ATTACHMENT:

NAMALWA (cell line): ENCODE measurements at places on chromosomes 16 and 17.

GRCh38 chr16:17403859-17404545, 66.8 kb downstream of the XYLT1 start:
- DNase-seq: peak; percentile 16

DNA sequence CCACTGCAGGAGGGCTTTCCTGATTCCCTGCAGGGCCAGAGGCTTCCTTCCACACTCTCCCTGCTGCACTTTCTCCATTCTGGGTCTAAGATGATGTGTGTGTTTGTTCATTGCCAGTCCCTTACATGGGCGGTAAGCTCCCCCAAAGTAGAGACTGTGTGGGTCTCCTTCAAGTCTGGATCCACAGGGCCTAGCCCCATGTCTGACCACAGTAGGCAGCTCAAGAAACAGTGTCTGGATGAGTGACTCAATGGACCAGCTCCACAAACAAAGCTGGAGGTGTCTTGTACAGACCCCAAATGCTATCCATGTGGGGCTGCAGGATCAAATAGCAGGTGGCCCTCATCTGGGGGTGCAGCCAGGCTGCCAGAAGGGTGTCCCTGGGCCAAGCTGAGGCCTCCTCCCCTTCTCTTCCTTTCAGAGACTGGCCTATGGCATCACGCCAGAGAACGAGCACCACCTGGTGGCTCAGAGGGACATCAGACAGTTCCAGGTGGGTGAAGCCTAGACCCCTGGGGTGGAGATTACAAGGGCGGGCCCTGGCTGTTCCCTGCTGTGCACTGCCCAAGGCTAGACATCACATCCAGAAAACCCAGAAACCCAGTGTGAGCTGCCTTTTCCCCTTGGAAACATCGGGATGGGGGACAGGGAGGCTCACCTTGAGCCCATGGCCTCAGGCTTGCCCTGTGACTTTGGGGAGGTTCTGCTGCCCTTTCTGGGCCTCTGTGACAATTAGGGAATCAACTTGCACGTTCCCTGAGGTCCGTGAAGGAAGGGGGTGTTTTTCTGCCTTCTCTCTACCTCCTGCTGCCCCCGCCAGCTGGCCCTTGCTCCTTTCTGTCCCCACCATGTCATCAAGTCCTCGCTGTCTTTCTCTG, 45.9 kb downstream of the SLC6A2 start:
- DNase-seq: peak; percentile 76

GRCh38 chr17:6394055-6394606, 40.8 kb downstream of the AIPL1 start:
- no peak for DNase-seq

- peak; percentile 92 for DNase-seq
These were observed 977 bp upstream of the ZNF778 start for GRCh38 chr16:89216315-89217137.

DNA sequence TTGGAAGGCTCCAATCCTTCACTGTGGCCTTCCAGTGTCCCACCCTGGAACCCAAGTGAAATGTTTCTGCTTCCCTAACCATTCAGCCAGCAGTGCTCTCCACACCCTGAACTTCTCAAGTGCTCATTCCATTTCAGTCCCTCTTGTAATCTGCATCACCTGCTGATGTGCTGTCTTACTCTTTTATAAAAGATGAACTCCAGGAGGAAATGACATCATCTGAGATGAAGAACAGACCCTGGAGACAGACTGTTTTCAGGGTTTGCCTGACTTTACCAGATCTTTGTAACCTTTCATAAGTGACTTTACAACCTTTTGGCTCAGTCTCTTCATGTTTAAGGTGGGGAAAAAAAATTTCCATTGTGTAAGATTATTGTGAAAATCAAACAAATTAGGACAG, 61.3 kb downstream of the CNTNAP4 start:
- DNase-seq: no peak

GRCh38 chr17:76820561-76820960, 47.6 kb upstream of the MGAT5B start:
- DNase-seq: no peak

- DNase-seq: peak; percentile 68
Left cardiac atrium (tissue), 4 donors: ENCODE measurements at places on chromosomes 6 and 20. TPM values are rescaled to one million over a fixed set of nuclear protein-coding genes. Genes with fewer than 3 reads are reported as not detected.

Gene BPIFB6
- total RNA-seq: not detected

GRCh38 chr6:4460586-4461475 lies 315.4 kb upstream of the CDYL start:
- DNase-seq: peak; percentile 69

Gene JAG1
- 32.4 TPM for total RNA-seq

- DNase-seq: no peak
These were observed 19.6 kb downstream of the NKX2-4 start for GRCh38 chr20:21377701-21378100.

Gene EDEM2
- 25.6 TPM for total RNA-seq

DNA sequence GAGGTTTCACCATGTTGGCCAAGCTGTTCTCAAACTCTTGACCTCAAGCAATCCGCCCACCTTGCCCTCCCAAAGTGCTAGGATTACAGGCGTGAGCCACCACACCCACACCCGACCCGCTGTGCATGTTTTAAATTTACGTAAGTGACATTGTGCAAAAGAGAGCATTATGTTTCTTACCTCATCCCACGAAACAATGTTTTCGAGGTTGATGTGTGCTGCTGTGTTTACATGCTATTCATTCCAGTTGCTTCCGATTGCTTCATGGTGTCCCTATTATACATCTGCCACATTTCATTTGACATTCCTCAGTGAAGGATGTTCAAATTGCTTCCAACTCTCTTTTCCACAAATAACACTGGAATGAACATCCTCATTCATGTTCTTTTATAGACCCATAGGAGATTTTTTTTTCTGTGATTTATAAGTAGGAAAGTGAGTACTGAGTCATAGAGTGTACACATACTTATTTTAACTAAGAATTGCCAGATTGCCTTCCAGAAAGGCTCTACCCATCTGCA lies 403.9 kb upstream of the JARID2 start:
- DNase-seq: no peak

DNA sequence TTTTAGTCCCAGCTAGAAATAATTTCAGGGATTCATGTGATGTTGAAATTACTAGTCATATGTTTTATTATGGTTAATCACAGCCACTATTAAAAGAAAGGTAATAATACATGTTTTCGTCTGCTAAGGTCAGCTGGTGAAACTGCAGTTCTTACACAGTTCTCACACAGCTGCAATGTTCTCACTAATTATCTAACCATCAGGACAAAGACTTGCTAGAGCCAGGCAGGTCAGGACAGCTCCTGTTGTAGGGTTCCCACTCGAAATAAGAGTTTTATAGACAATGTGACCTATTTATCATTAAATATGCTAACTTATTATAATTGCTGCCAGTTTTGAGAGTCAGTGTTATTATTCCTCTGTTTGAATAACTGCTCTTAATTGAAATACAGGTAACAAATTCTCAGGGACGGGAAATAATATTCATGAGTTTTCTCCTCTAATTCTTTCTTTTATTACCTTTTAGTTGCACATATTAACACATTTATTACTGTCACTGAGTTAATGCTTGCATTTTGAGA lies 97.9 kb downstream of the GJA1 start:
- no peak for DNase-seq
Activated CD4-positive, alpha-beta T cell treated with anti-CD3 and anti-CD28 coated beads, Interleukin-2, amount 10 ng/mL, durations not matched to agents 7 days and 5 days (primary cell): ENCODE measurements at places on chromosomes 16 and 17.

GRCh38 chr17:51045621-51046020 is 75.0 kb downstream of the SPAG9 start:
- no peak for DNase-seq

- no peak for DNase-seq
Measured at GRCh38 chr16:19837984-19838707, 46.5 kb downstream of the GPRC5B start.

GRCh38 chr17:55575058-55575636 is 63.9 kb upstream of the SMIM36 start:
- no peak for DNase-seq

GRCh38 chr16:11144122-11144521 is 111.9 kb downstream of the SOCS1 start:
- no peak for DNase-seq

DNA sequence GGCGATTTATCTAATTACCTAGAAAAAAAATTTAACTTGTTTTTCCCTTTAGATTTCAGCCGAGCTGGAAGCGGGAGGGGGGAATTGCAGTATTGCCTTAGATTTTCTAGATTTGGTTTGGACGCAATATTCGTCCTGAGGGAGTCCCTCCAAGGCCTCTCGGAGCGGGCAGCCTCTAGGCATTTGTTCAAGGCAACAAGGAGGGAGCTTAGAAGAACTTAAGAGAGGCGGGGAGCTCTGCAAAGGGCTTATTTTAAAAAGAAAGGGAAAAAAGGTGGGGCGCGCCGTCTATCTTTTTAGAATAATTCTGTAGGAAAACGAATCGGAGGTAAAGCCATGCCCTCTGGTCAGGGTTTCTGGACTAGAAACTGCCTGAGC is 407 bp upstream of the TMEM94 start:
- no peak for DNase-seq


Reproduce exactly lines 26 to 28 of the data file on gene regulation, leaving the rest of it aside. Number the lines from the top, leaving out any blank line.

DNA sequence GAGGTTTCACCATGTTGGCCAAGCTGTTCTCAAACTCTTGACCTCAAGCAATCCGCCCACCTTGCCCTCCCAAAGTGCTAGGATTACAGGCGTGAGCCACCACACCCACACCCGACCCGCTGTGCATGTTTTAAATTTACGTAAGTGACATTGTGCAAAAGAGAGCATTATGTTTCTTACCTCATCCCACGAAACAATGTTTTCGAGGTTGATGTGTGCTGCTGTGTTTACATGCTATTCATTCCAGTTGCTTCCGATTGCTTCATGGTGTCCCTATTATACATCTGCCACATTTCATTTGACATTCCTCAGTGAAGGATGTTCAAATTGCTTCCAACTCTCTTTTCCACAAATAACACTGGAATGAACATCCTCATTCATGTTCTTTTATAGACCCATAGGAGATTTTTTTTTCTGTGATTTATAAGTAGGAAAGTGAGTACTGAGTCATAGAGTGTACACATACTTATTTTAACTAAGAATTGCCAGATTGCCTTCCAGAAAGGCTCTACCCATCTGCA lies 403.9 kb upstream of the JARID2 start:
- DNase-seq: no peak

DNA sequence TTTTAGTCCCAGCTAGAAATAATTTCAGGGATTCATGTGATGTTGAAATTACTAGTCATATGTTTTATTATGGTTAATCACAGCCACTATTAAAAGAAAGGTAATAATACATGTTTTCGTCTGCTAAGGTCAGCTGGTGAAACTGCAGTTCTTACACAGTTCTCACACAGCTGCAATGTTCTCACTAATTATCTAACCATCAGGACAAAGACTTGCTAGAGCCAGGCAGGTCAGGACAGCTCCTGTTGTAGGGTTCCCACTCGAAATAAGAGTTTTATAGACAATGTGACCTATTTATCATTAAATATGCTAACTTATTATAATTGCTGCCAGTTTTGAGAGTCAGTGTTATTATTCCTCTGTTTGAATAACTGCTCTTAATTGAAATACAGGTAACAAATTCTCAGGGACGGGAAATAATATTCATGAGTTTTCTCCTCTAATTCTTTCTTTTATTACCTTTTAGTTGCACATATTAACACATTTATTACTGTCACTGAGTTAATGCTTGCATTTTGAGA lies 97.9 kb downstream of the GJA1 start: